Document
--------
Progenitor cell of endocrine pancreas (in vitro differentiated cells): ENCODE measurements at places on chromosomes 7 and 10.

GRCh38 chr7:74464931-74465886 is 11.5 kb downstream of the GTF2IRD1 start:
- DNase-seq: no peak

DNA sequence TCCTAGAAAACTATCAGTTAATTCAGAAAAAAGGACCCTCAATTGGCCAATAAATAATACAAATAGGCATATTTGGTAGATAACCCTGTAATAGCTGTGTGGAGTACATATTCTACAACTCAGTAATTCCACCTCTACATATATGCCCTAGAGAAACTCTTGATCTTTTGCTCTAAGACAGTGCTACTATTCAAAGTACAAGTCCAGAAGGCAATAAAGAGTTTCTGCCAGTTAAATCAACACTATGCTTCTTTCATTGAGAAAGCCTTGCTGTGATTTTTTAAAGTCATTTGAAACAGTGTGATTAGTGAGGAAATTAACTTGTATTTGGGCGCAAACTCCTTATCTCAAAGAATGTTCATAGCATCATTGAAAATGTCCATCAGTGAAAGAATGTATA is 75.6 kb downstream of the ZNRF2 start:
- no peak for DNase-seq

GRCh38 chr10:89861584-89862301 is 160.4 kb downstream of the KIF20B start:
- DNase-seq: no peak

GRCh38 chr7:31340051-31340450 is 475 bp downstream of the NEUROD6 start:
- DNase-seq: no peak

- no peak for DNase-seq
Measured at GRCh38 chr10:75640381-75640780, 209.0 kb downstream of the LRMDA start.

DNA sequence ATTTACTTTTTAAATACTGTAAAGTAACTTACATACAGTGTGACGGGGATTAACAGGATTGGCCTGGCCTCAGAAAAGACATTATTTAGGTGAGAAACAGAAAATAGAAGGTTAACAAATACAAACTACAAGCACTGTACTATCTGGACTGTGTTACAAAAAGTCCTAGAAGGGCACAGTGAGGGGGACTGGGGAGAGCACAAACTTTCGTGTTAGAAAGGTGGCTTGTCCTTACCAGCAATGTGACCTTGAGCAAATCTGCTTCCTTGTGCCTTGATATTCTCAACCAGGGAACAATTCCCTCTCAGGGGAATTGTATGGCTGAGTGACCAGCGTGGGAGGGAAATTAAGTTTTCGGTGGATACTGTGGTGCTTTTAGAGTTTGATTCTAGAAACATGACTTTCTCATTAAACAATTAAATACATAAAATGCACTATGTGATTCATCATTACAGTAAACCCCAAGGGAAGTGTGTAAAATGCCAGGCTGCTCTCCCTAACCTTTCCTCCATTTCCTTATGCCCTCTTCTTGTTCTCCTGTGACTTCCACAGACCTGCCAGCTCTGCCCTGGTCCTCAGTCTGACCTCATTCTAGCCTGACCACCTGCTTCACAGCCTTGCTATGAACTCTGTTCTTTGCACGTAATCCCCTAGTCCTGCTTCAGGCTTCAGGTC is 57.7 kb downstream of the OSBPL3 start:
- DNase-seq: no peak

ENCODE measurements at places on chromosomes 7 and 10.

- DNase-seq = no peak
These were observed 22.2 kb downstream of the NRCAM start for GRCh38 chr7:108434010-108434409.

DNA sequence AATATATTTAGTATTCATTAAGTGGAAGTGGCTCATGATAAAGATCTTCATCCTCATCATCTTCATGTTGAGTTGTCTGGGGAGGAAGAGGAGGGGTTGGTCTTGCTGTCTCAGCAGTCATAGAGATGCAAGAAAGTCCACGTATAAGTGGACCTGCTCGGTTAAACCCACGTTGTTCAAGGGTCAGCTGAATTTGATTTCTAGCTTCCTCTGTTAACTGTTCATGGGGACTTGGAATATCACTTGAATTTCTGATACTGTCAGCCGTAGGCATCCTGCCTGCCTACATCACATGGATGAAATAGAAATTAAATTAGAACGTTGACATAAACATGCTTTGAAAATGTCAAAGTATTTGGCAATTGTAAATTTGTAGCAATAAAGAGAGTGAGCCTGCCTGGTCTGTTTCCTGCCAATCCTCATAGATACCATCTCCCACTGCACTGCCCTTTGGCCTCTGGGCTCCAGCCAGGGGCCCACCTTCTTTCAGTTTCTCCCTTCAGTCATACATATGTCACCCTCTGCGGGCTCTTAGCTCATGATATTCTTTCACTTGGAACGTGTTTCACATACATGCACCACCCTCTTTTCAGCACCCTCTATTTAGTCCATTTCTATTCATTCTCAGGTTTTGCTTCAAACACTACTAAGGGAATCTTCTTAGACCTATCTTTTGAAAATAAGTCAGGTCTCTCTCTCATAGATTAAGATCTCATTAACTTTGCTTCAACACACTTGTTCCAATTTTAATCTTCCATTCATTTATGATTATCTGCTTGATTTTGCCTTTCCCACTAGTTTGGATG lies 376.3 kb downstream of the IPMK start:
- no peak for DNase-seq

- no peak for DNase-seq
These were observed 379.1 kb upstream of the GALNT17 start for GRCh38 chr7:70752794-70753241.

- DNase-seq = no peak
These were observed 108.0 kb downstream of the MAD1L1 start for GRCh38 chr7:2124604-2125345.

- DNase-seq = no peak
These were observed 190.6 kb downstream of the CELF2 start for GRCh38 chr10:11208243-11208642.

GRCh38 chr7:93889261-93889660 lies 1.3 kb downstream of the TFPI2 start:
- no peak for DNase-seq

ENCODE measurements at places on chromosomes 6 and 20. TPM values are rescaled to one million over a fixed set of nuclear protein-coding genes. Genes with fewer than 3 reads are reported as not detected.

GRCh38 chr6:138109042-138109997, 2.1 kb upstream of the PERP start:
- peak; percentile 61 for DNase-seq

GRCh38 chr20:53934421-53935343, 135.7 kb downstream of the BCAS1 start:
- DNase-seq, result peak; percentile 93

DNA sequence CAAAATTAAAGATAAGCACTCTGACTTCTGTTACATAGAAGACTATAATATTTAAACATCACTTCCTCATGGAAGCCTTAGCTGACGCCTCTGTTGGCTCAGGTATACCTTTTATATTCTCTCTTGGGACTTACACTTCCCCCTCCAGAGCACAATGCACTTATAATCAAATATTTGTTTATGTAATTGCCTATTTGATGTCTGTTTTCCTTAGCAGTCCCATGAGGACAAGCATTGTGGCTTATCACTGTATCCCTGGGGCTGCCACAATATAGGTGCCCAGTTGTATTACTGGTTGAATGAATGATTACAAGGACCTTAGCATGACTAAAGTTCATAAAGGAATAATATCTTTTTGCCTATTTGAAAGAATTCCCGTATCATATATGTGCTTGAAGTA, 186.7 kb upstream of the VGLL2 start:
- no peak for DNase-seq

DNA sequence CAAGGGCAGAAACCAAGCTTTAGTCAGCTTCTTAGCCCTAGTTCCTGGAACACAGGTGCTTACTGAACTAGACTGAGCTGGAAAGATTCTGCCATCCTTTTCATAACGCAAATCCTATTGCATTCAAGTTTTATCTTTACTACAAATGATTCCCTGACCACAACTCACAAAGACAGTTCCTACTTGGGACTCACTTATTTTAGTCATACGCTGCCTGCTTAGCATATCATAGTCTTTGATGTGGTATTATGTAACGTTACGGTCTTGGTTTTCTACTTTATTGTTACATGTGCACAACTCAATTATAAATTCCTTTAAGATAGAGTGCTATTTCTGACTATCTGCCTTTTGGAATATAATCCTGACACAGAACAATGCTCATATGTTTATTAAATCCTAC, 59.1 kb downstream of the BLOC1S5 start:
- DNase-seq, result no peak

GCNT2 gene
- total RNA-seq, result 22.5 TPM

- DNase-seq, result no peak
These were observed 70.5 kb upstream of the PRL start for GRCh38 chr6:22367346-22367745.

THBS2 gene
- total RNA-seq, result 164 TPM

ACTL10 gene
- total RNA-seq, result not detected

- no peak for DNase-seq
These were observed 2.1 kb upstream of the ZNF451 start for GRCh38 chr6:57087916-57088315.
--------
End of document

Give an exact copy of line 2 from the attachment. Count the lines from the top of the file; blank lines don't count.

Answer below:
GRCh38 chr7:74464931-74465886 is 11.5 kb downstream of the GTF2IRD1 start: